Honda’s jet engine division HondaJet helped to solve a major reliability problem which plagued its Formula 1 power unit.
The co-operation between Honda’s F1 programme and its jet engine division began following a series of failures on its cars which led McLaren to cease its partnership with the Japanese manufacturer in 2017.
Toro Rosso took over Honda’s power unit supply the following season and quickly benefited from changes to the architecture of their engines which came about through Honda’s work with HondaJet.
The manufacturer had experienced problems with the vibrations created by a shaft connecting to the MGU-H. This is permitted to spin at very high speeds – up to 125,000 rpm – by the F1 technical regulations. The vibrations within Honda’s engine caused a series of failures and forced them to limit how hard the engine could be run.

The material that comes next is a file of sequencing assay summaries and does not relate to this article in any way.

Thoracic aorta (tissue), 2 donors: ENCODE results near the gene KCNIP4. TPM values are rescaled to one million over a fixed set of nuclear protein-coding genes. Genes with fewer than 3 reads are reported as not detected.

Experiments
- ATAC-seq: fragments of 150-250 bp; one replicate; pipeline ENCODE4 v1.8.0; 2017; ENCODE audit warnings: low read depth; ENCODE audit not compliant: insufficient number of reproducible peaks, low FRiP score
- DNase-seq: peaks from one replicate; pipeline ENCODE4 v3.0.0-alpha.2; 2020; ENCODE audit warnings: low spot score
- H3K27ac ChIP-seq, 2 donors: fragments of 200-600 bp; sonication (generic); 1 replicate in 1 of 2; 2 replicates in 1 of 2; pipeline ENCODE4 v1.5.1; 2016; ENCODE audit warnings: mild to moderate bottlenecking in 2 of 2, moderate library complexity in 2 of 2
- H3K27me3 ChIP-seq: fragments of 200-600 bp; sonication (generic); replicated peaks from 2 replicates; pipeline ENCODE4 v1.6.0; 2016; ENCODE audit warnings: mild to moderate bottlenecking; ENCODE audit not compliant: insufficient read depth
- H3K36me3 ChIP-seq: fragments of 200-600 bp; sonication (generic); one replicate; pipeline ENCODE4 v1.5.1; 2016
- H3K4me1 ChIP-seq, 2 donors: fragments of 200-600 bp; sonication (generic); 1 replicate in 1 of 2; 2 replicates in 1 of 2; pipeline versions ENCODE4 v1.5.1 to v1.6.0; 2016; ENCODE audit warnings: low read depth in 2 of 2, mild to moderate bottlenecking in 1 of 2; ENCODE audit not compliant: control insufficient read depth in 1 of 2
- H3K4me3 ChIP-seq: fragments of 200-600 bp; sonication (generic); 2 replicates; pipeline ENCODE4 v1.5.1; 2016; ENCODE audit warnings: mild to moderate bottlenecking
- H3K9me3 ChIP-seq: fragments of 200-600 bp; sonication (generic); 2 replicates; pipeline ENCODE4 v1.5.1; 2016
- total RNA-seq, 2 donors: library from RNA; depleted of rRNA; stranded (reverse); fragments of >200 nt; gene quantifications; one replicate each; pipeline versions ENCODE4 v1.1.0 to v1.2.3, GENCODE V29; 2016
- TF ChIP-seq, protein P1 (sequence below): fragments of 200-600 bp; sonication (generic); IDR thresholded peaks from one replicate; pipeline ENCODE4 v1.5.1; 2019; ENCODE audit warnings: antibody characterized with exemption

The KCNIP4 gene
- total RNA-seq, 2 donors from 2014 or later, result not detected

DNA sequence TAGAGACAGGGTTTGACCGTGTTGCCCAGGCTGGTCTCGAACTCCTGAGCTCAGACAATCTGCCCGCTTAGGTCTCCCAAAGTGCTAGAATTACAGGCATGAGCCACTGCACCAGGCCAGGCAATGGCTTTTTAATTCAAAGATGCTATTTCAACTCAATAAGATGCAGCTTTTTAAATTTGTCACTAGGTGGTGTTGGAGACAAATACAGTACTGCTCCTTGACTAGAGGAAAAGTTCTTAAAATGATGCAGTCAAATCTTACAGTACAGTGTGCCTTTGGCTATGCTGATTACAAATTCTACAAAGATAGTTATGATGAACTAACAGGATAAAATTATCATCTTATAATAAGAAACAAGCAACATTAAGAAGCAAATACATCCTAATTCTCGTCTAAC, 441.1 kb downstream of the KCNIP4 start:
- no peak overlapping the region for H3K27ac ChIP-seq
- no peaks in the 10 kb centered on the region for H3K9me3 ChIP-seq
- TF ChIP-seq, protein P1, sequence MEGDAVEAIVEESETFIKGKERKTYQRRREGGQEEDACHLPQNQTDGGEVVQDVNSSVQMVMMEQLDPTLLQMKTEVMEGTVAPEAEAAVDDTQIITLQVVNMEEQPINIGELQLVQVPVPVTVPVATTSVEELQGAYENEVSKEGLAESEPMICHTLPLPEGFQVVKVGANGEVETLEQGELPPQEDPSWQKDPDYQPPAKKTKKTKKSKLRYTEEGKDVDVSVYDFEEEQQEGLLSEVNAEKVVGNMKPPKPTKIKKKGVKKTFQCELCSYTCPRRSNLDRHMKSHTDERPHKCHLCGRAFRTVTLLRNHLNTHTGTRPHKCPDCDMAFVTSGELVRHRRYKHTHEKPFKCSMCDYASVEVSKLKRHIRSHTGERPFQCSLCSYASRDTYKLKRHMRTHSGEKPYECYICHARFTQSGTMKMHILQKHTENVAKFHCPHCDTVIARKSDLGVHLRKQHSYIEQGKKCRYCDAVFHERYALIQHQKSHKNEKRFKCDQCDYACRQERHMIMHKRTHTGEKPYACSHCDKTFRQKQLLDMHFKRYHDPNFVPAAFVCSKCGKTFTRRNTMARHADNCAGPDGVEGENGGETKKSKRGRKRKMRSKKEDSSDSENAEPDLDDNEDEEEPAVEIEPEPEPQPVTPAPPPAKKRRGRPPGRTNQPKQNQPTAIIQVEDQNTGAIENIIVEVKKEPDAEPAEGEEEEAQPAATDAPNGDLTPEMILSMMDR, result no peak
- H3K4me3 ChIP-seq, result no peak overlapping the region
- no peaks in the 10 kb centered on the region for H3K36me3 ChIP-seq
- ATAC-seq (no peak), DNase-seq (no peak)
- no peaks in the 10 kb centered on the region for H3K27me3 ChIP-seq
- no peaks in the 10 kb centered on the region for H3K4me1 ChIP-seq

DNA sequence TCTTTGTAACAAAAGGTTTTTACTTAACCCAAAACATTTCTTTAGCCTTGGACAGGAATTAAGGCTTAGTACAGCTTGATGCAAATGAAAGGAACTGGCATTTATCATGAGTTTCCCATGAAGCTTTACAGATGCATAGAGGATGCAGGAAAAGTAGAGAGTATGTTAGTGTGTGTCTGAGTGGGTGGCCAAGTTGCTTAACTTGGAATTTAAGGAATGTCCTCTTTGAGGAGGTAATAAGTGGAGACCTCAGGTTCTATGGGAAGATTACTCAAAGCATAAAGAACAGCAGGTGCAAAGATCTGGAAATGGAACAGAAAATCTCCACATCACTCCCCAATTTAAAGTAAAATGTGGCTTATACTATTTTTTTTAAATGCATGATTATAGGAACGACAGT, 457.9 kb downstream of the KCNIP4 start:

This led the manufacturer to draw on HondaJet’s expertise in tackling similar challenges. Aircraft engines must perform faultlessly to ensure safety.
HondaJet technicians who helped develop their turbo fan engines were able to help the company’s F1 engineers fix their problem, according to a recent documentary produced by Japan’s government-owned broadcaster NHK.
The changes to the power unit involved altering the size and shape of the shaft and its bearings to improve its stability at high rotational speeds.
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The new engine delivered on its potential soon after it was introduced. At the second race of 2018 in Bahrain Pierre Gasly finished fourth in his Toro Rosso, which at the time was Honda’s best result since its return to F1 three years earlier.
Toro Rosso’s success prompted Red Bull to switch to Honda power last year. The team scored three victories in its first season with Honda and has since extended its partnership with the manufacturer.
Thanks to Daniel Bialy for his contribution to this article.
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